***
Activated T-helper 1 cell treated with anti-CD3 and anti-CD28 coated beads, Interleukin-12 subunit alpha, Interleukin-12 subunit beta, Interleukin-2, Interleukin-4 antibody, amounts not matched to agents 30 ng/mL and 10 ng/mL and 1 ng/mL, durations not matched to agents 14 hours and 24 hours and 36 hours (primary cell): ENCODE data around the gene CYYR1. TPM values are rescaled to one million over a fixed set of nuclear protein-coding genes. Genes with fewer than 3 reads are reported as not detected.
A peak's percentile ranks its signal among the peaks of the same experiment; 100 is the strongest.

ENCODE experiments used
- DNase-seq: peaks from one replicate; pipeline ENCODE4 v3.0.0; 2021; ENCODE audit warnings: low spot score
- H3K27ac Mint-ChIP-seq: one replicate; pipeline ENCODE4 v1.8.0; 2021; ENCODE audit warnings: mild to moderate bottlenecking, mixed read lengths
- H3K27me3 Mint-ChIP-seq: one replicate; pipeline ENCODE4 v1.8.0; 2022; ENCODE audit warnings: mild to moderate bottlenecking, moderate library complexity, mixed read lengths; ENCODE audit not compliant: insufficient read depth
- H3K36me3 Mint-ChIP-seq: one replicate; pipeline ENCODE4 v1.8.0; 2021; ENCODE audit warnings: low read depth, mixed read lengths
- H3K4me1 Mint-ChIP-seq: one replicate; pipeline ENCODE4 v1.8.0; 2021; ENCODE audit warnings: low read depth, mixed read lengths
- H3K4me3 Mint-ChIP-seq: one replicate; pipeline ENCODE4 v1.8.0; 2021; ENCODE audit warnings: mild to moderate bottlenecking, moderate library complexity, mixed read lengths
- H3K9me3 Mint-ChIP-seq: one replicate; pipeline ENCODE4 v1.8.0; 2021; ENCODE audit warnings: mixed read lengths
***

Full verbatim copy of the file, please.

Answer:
Activated T-helper 1 cell treated with anti-CD3 and anti-CD28 coated beads, Interleukin-12 subunit alpha, Interleukin-12 subunit beta, Interleukin-2, Interleukin-4 antibody, amounts not matched to agents 30 ng/mL and 10 ng/mL and 1 ng/mL, durations not matched to agents 14 hours and 24 hours and 36 hours (primary cell): ENCODE data around the gene CYYR1. TPM values are rescaled to one million over a fixed set of nuclear protein-coding genes. Genes with fewer than 3 reads are reported as not detected.
A peak's percentile ranks its signal among the peaks of the same experiment; 100 is the strongest.

ENCODE experiments used
- DNase-seq: peaks from one replicate; pipeline ENCODE4 v3.0.0; 2021; ENCODE audit warnings: low spot score
- H3K27ac Mint-ChIP-seq: one replicate; pipeline ENCODE4 v1.8.0; 2021; ENCODE audit warnings: mild to moderate bottlenecking, mixed read lengths
- H3K27me3 Mint-ChIP-seq: one replicate; pipeline ENCODE4 v1.8.0; 2022; ENCODE audit warnings: mild to moderate bottlenecking, moderate library complexity, mixed read lengths; ENCODE audit not compliant: insufficient read depth
- H3K36me3 Mint-ChIP-seq: one replicate; pipeline ENCODE4 v1.8.0; 2021; ENCODE audit warnings: low read depth, mixed read lengths
- H3K4me1 Mint-ChIP-seq: one replicate; pipeline ENCODE4 v1.8.0; 2021; ENCODE audit warnings: low read depth, mixed read lengths
- H3K4me3 Mint-ChIP-seq: one replicate; pipeline ENCODE4 v1.8.0; 2021; ENCODE audit warnings: mild to moderate bottlenecking, moderate library complexity, mixed read lengths
- H3K9me3 Mint-ChIP-seq: one replicate; pipeline ENCODE4 v1.8.0; 2021; ENCODE audit warnings: mixed read lengths